Regulatory News – October 2008

Shanghai opens gates to foreign investors * Lone Star may sue Korean government * Bohai to clinch Xugong deal

Shanghai opens gates to foreign investors
The city of Shanghai will allow foreign investment firms to register as local equity investment firms, according to a government document obtained by Reuters. Under the new regulations, foreign investors including venture capital funds, private equity funds and hedge funds with a focus on Chinese equities will be permitted to set up a Shanghai-registered entity with initial capital of RMB 100 million ($14.6 million) or more.

Such registration will provide these firms with the same legal status as local groups and will enable them to receive special tax treatment. “With the rapid growth of China’s economy and expansion of domestic capital markets, private equity and other funds are also growing fast and helping companies to increase their value,” the document reportedly said.

Chinese cities such as Beijing and Tianjin have already won permission from the government to give foreign investment funds legal status. The change will put foreign investors such as private equity firms on a more equal footing with China’s domestic alternative investment firms. At this point, foreign investment firms in China typically register as consultants or representative offices.

Lone Star may sue Korean government
US private equity firm Lone Star, which acquired Korea Exchange Bank (KEB) in 2003, is considering suing the Korean government if it does get approval to sell its stake in KEB to HSBC Bank beyond September, according to The Korea Times.

Lone Star decided to sell its stake to HSBC in August 2007 for $6.3 billion, but the deal has consistently bumped into regulatory hurdles as a result of allegations dogging the firm’s 2003 $1.2 billion acquisition of a 51 percent stake in the Seoul-based bank. It still awaits regulatory approval from the authorities.

The buyout fund is under increasing pressure from its investors due to the delay in its plans to sell the Korean lender, according to the report. “Beleaguered with growing complaints from investors, Lone Star is considering returning its KEB shares in-kind to investors as one possible option, together with a block sale option”, if the deal is blocked beyond September, the report quoted an unnamed source as saying.

“In either case, Lone Star plans to file a lawsuit against the Korean government for losses incurred by a delay in the sale of KEB,” the source said. In an interview with the newspaper, a Financial Services Commission director general of the financial services bureau Kim Gwang-soo said that it will take at least two months for a final decision on the deal.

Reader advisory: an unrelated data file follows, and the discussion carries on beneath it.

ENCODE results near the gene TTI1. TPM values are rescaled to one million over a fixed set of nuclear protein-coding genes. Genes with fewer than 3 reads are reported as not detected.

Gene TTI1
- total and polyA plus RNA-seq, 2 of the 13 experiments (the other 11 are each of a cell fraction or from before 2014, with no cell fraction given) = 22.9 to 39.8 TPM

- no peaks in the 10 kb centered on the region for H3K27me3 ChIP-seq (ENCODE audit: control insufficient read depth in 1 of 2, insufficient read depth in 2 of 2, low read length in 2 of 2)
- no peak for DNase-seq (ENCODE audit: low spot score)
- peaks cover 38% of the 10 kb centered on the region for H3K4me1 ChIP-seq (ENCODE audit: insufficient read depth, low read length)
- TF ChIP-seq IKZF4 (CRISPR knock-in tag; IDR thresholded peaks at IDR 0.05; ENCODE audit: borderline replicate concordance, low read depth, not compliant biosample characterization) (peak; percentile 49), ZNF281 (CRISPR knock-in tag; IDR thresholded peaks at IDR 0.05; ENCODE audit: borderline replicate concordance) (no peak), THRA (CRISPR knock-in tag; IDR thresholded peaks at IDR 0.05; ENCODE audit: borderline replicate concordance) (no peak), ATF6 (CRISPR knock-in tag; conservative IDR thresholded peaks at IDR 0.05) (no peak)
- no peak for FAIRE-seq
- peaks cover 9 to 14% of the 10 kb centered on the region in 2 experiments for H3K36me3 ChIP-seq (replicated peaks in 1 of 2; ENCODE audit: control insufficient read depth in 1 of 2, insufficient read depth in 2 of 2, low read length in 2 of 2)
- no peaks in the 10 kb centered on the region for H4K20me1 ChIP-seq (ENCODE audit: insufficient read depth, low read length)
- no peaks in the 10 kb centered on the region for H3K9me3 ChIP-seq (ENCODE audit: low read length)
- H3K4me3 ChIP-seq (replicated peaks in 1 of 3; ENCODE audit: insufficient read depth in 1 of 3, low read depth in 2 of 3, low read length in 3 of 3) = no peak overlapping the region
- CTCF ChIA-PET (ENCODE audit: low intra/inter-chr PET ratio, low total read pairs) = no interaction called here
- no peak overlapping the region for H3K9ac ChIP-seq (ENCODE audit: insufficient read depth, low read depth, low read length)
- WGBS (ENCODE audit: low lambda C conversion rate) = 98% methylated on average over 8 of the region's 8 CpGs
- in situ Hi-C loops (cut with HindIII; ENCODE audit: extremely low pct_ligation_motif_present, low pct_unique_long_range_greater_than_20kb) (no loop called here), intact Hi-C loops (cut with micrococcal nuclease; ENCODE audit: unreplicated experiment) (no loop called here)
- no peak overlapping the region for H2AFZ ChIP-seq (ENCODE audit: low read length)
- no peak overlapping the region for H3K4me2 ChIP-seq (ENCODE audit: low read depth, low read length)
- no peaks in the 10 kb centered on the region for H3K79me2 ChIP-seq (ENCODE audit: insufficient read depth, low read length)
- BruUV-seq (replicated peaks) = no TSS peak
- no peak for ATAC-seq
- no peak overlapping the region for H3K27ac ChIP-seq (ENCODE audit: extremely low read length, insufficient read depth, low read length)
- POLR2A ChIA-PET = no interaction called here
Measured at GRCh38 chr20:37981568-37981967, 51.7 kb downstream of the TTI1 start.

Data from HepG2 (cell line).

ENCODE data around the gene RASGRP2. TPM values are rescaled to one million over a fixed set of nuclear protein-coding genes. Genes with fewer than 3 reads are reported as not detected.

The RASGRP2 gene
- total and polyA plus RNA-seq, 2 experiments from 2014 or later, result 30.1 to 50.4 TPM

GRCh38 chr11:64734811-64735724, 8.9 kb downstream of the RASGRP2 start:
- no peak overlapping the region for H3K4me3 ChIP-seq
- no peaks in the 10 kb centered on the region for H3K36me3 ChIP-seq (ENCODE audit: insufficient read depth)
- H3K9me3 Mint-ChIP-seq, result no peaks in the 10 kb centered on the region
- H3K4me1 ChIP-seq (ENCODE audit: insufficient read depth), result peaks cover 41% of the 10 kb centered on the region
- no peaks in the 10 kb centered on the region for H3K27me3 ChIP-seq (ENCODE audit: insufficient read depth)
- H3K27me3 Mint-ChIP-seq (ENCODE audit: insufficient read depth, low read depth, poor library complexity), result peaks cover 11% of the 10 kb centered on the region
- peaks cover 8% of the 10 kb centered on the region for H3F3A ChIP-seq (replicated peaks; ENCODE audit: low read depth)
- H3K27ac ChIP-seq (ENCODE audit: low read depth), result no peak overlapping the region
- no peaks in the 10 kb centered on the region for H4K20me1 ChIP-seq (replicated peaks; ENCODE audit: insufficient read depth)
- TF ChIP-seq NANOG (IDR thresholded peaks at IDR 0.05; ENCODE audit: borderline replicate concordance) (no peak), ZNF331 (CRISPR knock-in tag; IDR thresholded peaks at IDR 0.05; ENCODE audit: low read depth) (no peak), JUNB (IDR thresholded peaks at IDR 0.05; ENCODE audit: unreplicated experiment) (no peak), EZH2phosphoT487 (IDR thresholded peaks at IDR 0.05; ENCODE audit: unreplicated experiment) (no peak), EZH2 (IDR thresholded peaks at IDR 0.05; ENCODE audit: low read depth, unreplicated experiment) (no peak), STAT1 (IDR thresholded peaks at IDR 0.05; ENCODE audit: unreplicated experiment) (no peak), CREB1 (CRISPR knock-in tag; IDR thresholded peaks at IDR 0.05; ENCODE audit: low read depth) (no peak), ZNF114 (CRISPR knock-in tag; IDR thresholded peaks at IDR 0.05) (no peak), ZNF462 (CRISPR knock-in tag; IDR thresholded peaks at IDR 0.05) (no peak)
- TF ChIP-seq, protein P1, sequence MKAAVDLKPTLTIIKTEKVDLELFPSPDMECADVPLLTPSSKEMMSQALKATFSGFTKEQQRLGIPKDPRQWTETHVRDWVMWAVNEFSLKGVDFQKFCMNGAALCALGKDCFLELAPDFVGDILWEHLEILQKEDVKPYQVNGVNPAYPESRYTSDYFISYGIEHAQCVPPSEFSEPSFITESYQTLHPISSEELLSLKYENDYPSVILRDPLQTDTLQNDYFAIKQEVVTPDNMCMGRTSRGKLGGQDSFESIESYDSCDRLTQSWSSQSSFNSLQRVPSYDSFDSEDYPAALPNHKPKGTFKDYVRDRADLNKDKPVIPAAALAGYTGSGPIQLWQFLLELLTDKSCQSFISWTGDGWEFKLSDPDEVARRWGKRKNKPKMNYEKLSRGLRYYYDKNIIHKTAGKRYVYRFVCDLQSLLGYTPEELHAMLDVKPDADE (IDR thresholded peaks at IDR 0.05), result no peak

Earlier in June this year, the Seoul High Court cleared Lone Star on a separate allegation of stock price manipulation of KEB’s former credit card unit. Prosecutors, however, were dissatisfied with the ruling of the Seoul High Court and have lodged an appeal with the country’s Supreme Court. Meanwhile, a court ruling on the buyout fund’s 2003 acquisition of KEB is expected by the end of September at the earliest, the paper noted.

Bohai to clinch Xugong deal
The Bohai Industry Investment Fund, a government-backed private equity fund in China, is reportedly looking to acquire a 45 percent stake in Xugong Group Construction Machinery, the 21st Century Business Herald newspaper reported.

Earlier this year, The Carlyle Group and Xugong backed away from an agreed deal after three years of trying in vain to secure regulatory approval of Carlyle as a foreign investor in the company. Had Carlyle’s investment gone through, the firm would have owned a 30 percent stake in Xugong, while Bohai would have held 15 percent, according to the report. The Bohai fund is now likely to pick up the entire 45 percent stake, unnamed sources told the paper.

There is a greater possibility of this deal being approved by the country’s regulators as the Bohai Industry Investment Fund is backed by the government itself, and there are no issues pertaining to foreign ownership. The fund was set up in 2006 as China’s first domestic, RMB-denominated private equity fund and it is raising RMB20 billion ($2.9 billion).